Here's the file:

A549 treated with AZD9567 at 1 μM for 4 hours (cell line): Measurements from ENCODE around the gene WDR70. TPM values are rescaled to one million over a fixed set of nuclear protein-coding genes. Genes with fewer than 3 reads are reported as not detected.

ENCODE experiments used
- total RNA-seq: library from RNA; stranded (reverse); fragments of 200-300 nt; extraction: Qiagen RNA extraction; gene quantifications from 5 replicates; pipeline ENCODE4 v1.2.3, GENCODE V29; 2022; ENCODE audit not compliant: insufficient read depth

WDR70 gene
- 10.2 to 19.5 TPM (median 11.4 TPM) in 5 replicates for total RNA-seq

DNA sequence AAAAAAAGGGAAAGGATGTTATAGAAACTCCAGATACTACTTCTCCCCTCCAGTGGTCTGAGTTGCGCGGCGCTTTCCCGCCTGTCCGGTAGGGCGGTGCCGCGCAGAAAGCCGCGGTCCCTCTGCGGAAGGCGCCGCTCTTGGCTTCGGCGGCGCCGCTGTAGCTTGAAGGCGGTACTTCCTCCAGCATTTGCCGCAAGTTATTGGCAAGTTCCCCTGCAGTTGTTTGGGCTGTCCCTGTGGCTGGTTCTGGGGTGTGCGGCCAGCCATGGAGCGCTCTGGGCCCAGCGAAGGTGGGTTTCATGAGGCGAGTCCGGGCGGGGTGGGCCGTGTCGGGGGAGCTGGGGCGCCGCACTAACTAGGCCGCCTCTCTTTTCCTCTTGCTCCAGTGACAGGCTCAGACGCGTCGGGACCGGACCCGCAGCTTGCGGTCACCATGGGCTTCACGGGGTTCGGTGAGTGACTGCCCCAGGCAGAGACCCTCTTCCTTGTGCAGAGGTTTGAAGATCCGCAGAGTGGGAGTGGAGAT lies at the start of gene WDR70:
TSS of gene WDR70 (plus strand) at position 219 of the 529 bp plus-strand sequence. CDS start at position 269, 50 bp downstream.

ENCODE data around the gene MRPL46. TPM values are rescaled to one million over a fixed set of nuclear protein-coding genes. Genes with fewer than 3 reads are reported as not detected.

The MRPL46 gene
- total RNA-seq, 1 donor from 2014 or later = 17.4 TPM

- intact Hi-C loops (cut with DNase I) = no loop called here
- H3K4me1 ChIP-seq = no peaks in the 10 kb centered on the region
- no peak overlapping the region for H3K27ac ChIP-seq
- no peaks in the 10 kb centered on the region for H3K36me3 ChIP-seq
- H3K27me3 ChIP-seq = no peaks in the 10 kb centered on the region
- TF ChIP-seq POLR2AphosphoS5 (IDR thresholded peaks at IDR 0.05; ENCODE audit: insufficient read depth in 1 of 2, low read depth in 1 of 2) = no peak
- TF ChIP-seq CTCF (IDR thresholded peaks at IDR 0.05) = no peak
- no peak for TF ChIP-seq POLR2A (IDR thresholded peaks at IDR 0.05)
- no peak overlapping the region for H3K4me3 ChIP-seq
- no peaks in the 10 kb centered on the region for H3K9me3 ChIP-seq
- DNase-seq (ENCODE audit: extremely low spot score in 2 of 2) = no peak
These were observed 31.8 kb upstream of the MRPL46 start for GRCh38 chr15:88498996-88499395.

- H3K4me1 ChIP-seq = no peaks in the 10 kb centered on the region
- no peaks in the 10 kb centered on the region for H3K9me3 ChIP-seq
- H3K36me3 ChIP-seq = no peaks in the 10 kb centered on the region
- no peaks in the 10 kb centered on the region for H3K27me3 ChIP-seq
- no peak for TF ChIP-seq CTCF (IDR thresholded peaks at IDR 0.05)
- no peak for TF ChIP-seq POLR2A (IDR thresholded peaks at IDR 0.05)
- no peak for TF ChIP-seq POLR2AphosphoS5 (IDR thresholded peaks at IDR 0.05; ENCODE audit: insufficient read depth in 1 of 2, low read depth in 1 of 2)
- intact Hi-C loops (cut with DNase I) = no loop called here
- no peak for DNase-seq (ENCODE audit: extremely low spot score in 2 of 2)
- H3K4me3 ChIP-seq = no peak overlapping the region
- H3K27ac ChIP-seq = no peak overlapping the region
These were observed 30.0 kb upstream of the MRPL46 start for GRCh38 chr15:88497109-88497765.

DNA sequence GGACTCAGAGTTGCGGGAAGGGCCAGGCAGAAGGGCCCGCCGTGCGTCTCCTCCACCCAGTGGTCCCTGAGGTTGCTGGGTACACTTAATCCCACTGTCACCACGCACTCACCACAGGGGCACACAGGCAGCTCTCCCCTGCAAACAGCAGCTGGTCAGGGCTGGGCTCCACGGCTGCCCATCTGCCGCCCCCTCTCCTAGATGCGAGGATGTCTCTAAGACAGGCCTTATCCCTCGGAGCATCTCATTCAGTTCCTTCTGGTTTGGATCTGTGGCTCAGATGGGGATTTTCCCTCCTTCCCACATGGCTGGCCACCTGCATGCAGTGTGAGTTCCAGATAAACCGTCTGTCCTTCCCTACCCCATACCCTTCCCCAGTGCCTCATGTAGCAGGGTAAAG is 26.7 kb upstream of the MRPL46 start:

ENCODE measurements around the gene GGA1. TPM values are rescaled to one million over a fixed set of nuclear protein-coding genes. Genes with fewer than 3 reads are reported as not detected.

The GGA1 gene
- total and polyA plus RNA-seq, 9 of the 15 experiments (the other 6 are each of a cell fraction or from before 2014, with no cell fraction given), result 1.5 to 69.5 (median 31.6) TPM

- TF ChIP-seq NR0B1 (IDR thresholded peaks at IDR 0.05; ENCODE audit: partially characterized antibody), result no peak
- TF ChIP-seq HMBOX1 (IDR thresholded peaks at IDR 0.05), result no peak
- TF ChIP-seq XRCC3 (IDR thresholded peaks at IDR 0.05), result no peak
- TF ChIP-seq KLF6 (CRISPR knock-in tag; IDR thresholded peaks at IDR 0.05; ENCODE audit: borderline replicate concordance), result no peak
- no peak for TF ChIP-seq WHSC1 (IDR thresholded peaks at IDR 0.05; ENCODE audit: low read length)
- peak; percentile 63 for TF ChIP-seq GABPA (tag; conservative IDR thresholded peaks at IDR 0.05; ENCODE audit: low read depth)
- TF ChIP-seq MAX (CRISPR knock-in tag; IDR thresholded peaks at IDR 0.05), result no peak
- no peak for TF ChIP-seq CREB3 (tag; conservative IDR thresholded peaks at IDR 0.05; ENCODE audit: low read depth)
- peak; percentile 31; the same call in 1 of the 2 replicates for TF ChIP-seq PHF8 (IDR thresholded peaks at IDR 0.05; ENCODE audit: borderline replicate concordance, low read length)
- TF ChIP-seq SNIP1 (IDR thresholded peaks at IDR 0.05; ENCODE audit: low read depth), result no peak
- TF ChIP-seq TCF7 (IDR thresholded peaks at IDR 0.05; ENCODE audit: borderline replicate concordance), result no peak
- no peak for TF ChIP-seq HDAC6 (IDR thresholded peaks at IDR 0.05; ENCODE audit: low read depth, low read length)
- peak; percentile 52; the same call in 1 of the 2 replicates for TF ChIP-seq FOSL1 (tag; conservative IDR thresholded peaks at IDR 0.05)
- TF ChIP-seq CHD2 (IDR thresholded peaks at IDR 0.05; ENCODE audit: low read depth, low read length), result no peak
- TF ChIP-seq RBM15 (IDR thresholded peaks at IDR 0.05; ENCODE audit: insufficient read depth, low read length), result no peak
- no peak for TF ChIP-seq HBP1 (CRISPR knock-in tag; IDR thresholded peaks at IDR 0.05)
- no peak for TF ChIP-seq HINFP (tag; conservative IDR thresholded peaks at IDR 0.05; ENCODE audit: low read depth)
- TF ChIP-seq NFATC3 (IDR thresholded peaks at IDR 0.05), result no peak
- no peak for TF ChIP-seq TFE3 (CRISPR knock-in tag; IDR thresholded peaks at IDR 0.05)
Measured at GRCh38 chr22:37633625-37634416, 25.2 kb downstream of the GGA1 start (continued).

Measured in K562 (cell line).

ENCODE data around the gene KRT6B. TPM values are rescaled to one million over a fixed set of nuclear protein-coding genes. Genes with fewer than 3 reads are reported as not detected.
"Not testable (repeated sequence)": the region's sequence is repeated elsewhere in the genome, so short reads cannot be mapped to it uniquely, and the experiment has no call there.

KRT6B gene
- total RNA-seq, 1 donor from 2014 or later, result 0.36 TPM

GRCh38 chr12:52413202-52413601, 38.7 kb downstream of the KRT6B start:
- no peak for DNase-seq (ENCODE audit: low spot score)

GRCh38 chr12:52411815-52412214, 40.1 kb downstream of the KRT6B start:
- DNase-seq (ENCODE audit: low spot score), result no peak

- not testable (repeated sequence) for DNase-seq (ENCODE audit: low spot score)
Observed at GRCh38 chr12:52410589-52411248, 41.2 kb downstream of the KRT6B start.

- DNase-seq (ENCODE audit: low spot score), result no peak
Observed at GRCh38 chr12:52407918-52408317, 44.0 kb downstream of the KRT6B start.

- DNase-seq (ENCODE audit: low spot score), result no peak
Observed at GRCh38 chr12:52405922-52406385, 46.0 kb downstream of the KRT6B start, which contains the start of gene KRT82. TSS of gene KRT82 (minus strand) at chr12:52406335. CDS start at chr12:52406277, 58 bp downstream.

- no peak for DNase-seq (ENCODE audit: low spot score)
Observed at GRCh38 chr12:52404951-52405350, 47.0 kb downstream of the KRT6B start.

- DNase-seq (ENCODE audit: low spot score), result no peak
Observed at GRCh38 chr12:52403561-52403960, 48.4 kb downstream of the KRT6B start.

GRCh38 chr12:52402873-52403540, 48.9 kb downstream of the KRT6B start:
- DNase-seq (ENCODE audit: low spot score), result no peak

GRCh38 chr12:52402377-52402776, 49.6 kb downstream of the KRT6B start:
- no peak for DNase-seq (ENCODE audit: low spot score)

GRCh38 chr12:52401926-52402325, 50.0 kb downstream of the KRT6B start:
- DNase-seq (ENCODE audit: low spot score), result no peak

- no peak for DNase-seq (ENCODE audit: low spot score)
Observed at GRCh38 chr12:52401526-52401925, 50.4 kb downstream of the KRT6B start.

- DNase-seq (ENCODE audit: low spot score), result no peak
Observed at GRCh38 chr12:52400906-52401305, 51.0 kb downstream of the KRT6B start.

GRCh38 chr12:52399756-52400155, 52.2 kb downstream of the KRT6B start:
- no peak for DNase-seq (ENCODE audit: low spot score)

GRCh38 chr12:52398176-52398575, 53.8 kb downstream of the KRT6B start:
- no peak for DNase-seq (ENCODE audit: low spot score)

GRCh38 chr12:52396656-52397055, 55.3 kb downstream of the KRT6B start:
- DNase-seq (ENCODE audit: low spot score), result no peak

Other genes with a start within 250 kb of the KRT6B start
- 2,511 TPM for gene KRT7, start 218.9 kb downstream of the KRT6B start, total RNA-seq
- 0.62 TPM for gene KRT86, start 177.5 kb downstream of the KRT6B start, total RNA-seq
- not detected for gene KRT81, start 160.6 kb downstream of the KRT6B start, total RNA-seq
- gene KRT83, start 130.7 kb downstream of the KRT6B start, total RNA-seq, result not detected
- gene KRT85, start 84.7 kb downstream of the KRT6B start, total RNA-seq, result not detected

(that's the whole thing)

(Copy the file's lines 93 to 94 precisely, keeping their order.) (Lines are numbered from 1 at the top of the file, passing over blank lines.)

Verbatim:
- DNase-seq (ENCODE audit: low spot score), result no peak

Other genes with a start within 250 kb of the KRT6B start